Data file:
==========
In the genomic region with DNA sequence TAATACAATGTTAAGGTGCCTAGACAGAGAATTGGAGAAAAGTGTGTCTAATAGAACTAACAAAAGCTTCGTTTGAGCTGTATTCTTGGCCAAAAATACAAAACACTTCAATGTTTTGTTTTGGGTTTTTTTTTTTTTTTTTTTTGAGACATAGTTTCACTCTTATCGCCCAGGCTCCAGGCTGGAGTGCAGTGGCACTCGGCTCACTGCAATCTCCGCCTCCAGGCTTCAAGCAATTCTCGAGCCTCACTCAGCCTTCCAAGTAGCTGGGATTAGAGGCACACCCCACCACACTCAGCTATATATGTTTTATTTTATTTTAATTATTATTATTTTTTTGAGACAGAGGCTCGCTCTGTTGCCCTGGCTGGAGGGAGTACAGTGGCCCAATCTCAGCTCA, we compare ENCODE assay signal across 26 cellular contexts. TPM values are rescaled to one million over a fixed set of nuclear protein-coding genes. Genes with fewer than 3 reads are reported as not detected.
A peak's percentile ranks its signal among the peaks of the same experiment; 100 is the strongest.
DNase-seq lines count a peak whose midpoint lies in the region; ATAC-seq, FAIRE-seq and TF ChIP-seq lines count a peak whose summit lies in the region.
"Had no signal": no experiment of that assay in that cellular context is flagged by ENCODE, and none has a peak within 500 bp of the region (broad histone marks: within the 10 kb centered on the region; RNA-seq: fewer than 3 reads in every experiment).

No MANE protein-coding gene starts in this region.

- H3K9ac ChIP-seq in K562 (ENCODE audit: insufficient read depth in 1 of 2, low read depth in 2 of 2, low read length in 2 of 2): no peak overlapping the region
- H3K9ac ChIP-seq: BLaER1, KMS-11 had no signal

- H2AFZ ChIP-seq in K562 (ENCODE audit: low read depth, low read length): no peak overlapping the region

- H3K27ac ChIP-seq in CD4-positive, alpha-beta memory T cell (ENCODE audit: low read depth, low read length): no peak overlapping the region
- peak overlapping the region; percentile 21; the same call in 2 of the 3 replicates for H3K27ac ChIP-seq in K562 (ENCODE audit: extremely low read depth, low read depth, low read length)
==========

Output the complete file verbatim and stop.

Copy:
In the genomic region with DNA sequence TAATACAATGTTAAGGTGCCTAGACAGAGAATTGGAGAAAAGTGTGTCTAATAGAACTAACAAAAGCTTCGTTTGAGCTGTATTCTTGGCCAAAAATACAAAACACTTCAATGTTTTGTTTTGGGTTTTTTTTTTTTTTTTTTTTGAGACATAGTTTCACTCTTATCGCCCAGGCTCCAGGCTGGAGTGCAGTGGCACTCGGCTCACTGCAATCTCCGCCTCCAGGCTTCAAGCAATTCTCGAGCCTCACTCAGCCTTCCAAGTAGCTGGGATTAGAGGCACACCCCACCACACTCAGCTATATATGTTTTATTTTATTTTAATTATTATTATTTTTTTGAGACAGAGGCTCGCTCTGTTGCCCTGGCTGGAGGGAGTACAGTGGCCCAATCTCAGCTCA, we compare ENCODE assay signal across 26 cellular contexts. TPM values are rescaled to one million over a fixed set of nuclear protein-coding genes. Genes with fewer than 3 reads are reported as not detected.
A peak's percentile ranks its signal among the peaks of the same experiment; 100 is the strongest.
DNase-seq lines count a peak whose midpoint lies in the region; ATAC-seq, FAIRE-seq and TF ChIP-seq lines count a peak whose summit lies in the region.
"Had no signal": no experiment of that assay in that cellular context is flagged by ENCODE, and none has a peak within 500 bp of the region (broad histone marks: within the 10 kb centered on the region; RNA-seq: fewer than 3 reads in every experiment).

No MANE protein-coding gene starts in this region.

- H3K9ac ChIP-seq in K562 (ENCODE audit: insufficient read depth in 1 of 2, low read depth in 2 of 2, low read length in 2 of 2): no peak overlapping the region
- H3K9ac ChIP-seq: BLaER1, KMS-11 had no signal

- H2AFZ ChIP-seq in K562 (ENCODE audit: low read depth, low read length): no peak overlapping the region

- H3K27ac ChIP-seq in CD4-positive, alpha-beta memory T cell (ENCODE audit: low read depth, low read length): no peak overlapping the region
- peak overlapping the region; percentile 21; the same call in 2 of the 3 replicates for H3K27ac ChIP-seq in K562 (ENCODE audit: extremely low read depth, low read depth, low read length)